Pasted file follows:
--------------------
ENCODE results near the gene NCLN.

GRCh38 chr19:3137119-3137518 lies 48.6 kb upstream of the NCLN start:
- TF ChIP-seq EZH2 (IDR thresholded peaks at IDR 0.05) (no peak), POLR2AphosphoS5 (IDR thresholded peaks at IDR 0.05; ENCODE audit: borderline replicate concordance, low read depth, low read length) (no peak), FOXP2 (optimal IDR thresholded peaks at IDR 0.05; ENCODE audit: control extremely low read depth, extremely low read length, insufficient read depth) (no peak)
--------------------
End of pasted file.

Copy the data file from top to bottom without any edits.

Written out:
ENCODE results near the gene NCLN.

GRCh38 chr19:3137119-3137518 lies 48.6 kb upstream of the NCLN start:
- TF ChIP-seq EZH2 (IDR thresholded peaks at IDR 0.05) (no peak), POLR2AphosphoS5 (IDR thresholded peaks at IDR 0.05; ENCODE audit: borderline replicate concordance, low read depth, low read length) (no peak), FOXP2 (optimal IDR thresholded peaks at IDR 0.05; ENCODE audit: control extremely low read depth, extremely low read length, insufficient read depth) (no peak)